What message are your staff sending when they fade into the background, instead of truly engaging at your company events?
I recently had a great experience co-hosting an event where executives from both organisations attended, represented their brands and networked with each other.
At so many events I’ve observed, however, companies fail to leverage their advantageous position as event hosts… because their staff aren’t truly engaging.
If you’ve ever attended a corporate-hosted event and seen the branding but not much of the staff, you know what I’m talking about: Team members are not a ‘real presence’ at the event, but fade into the background instead! They arrive late, leave early, chat to the one client they know, or huddle in a corner talking to each other and eating the food. I have seen this even at senior executive level in professional firms, when attempts to ‘network’ are limited because of a lack of strategy, skill or confidence.
Do your staff know:
- How to enter the room with confidence?
- How to circulate, introduce themselves, and connect people?
- How to be a visible, felt, positive presence in the room?
- How to talk about their work with clarity, without sounding like they are giving a sales pitch?
When your staff attend your company event, they need to make themselves known for who they are and what they do, and network as peers (no matter what their role) with your important guests.
Don’t rely on your corporate banner to bring in business! Tips to help your staff feel prepared and confident at your next event:
- Staff should arrive early and leave late. Why? When you are there before the room fills up, you get your bearings and settle in, rather than walk into an intimidating crowd! Leave after the guests leave, because it shows your commitment to being the host and to the organisation you represent. Don’t allow your staff to ‘pop in’; if they can’t be truly present, they should attend the next event instead.
- Being a ‘host’ means meeting everyone and connecting people – making sure no-one is standing alone, introducing your colleagues to the people you meet etc. – hosting is not just providing the food and drinks! It helps to talk this through with staff and even practise scenarios ahead of time.
- Senior staff should mix not just in networking but in sitting with guests during the presentation or dining experience – really connecting and being part of the conversation. Sometimes the best conversations are with the person you are seated next to!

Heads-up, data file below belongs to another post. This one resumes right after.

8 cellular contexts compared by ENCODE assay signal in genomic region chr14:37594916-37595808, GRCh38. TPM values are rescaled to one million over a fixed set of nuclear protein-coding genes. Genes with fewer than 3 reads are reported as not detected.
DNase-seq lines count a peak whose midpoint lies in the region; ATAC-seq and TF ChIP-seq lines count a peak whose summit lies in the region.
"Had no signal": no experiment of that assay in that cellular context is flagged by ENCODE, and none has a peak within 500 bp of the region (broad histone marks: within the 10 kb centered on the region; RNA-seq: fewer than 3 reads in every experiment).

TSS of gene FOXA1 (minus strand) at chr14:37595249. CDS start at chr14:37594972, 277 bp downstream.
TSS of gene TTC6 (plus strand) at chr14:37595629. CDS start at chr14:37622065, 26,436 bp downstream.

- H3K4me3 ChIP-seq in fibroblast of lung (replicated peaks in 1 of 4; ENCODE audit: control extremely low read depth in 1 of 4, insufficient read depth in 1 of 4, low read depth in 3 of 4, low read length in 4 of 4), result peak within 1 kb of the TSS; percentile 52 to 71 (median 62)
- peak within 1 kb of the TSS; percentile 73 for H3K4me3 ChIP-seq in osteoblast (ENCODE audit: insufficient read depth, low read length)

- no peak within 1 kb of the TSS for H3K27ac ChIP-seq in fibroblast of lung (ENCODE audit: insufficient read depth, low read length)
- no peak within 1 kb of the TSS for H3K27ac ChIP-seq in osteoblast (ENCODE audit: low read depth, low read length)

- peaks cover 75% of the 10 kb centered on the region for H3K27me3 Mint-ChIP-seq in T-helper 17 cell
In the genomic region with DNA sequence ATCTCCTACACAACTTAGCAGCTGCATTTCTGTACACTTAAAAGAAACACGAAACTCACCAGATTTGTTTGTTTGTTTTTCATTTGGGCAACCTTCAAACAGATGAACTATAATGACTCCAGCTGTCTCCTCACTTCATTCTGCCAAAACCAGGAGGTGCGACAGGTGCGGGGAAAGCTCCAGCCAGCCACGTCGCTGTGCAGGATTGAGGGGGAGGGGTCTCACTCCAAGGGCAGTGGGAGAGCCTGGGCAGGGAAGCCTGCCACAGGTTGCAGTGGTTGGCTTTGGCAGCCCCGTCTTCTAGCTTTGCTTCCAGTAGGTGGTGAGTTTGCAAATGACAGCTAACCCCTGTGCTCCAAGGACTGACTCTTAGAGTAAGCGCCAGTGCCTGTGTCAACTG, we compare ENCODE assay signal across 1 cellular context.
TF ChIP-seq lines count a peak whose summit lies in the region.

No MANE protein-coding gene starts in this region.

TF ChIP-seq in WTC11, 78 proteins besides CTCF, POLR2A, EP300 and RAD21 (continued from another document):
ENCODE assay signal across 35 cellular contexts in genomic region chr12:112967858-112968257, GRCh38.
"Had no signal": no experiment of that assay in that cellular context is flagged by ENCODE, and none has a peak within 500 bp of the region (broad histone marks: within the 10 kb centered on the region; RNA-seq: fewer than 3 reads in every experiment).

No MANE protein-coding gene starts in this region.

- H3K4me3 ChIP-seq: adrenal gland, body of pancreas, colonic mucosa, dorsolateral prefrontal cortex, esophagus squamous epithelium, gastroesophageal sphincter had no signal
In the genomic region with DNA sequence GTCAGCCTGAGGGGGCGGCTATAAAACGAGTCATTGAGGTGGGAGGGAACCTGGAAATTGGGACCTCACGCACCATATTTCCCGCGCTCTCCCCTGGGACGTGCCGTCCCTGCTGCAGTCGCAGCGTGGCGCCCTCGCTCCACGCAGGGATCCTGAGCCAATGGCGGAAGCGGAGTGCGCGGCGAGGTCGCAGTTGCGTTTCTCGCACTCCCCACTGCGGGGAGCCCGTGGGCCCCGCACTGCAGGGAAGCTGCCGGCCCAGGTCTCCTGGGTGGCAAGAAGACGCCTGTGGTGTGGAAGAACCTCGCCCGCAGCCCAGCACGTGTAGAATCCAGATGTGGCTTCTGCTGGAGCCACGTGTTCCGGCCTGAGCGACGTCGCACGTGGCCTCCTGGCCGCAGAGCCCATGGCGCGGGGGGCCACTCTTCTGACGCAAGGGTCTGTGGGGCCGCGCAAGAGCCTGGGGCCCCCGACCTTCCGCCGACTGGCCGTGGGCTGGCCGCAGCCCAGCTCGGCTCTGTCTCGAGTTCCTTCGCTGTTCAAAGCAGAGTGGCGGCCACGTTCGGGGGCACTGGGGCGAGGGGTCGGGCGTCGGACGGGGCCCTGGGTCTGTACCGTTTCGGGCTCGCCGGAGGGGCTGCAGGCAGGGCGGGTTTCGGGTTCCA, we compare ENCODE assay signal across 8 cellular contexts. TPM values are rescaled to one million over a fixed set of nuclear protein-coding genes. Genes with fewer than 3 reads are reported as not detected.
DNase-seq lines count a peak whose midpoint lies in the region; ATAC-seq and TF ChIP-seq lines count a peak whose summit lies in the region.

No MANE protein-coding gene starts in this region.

- Upskill junior or support staff early so they are not just ‘invisible’, serving drinks or managing registrations. They can make a great impression too!
- Have a well-thought-out intro, welcome speech or presentation that truly positions you and your point of difference as a firm, and makes it clear who you work with, how, and to achieve what results… in a succinct and clear statement!
- Your presenter needs to position as an expert and share this expertise. This means adding value –something like a recent client anecdote, observation or insight will be interesting and memorable to your audience – and will give them something they can’t read online!
- Equip your key relationship-building staff with a specific plan to connect further in a follow-up conversation, and to stay top of mind for the future.
Having worked with hundreds of businesses and thousands of employees from C-Suite to just starting out, I firmly believe that confidence and effectiveness in networking and business communication come from first being very clear on the brand you represent. Have you given staff adequate opportunities to engage with your brand? To own the brand through building team identities? To align through their personal brands? Almost without exception, I find that organisations have not done this anywhere near as effectively as they could.